[16:23] They're not humans, no, not at all. Instead what they wrote is inspired by God by the presence of the Holy Spirit.

[16:34] And it's important to say that because Paul was not an inspired human. You know, he didn't when everything that he said over dinner with his buddies was God's word.

[16:45] He did, you know, Isaiah didn't speak God's words all the time. No, not at all. Instead, what they wrote in the light of the presence of the Holy Spirit as the agent of inspiration is God's word.

[16:58] So it's the text, the word of God that's inspired, not the human that's inspired. And that's fundamental. God does things by human words.

[17:10] I want to my favorite illustrations to make this clear. It's imperfect. It's a little apart at some point, but it works for at least the first few pieces of logic.

[17:22] You know, if you've got an ambassador to state, you know, the ambassador meets with the prime minister. And the prime minister says to the ambassador, you know, this is what I want you to communicate to the foreign president that you're going to visit.

[17:39] The ambassador goes and when he speaks in the right moment, according to the purpose that he's been given, he's inspired.

[17:50] He speaks the very word of the prime minister. And it's not just that he dictates that word identically, right, because the president has questions. You know, the president says, well, what about this?

[18:02] Well, what about that? Well, the ambassador has the power by inspiration through the deputizing of the prime minister to say this is the word of the prime minister.

[18:14] Now when the ambassador goes to, you know, the hotel bar later that night and has dinner, he no longer speaks with inspiration. He doesn't have the power to say this is what the prime minister says to his waiter, right?

[18:26] No, not at all. And the same thing is happening in inspiration. Now before we move on, because we have to move on because we're nearly out of time, I just want to give a caution here because what we're trying to say is what we have here.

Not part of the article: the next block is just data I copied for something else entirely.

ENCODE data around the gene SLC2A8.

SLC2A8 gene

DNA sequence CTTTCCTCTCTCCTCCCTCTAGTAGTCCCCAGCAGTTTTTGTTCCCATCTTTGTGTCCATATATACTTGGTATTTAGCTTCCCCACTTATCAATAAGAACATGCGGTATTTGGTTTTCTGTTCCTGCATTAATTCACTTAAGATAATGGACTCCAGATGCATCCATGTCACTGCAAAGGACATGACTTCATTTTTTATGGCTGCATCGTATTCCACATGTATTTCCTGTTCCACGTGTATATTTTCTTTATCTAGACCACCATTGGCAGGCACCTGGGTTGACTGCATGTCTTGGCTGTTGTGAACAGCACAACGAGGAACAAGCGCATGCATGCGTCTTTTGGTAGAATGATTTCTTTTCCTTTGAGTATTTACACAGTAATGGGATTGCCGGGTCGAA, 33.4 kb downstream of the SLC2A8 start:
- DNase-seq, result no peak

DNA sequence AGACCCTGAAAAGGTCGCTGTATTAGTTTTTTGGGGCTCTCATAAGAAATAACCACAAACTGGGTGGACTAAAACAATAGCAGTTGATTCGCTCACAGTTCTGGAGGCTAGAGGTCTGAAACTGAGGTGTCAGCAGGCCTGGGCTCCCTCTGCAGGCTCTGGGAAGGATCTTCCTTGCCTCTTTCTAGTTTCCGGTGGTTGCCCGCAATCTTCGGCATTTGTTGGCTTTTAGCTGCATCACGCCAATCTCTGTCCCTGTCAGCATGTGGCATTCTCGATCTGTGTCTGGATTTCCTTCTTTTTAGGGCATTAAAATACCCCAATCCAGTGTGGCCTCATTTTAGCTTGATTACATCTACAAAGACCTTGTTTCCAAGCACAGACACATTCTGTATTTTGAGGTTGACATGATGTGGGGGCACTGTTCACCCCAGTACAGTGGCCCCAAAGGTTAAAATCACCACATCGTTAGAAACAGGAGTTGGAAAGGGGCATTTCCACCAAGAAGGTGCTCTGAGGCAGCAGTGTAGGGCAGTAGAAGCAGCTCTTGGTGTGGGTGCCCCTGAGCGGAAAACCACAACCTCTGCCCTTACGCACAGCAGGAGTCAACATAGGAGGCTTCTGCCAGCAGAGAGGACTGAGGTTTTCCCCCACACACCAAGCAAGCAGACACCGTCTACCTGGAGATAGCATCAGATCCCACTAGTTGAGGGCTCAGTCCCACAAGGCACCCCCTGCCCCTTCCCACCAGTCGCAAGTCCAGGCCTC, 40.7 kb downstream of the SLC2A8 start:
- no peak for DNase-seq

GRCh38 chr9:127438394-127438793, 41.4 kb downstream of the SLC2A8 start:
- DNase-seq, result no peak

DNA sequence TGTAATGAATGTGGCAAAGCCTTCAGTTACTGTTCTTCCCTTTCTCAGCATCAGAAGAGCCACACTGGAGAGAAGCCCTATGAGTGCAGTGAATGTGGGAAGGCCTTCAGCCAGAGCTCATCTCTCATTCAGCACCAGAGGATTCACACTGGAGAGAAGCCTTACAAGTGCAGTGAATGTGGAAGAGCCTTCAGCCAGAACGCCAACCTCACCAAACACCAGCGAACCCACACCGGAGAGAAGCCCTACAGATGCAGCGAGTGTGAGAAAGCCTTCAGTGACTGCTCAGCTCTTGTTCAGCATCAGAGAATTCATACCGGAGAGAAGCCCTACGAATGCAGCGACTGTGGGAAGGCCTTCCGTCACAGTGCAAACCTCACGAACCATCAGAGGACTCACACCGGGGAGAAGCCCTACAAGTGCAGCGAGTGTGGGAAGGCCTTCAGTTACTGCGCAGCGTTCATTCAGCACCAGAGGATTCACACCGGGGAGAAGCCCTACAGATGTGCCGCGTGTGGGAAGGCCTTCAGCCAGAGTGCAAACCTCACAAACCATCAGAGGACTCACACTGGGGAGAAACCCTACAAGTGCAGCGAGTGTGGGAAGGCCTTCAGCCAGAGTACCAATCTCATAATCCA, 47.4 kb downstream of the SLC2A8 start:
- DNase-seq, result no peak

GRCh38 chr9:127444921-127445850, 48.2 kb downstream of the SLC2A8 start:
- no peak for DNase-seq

[18:43] I listened to once again, Jordan Peterson, the public intellectuals interview with a Roman Catholic thinker today. And he said, Jordan said, if you believe that God really has come into the world and the incarnation that the narrow title as he calls it, the world of the spirit, the myth, as he likes to say, has entered into the real world, then you ought to be terrified of the consequences for your own life.

[19:10] If you think that this is the divine word of God with absolute authority over all existence, that this is the true speech of the living God, then the consequences are terrifying.

[19:23] They're terrifying in the sense of they're so big. They're so extreme. They're so important. They're so critical that we have to fight the temptation to get bored with this book.

[19:37] Now simultaneously what I want to say as we move on, and I'll just be able to make one brief point simultaneously, what I want to say is that scripture is the word of God.

[19:50] It's so important and it is not God. Scripture is the word of God, but scripture, this book is not God. And so if the Reformers were upset with the Roman Catholic Church for not taking this seriously enough, sometimes people would be justified in the evangelical church in times and places of saying, you can mistake this for God himself.

[20:19] This is not the word of God. This is not God. This is the word of God. This is the means by which we know God, by which God has spoken. And so even in our tradition, this tradition in the past, there has been times where the Bible has been possessed and kissed and different things.

[20:37] And those can mean different things and maybe you can make sense of it. But ultimately I think that's a mistake because it misses the fact that this is not God. This is that by which God has spoken so that we may worship and know the true and living God.

[20:52] All right. In four minutes, let me say something about why the scripture has power. We've already said that the scripture has power.

[21:05] It is the word of God because it's inspired. And so 2 Timothy 3 16 is the famous text. All scriptures breathed out by God. That means it's divine.

[21:16] It has power. It has life. But let me move on to the second big reason. If all that we've said so far is true, then the best way to think about scripture and why it is so powerful is to say that scripture is at the end of the day, Trinitarian discourse.

[21:35] And to say that is to say that there is something more going on when you as a Christian read the Bible than you ever know. That's the view. And here's what it is. Here's what the Bible teaches us about what's going on when you read the Bible.

[21:49] The father is the speaker of the divine word. The son of God is the very content of that speech.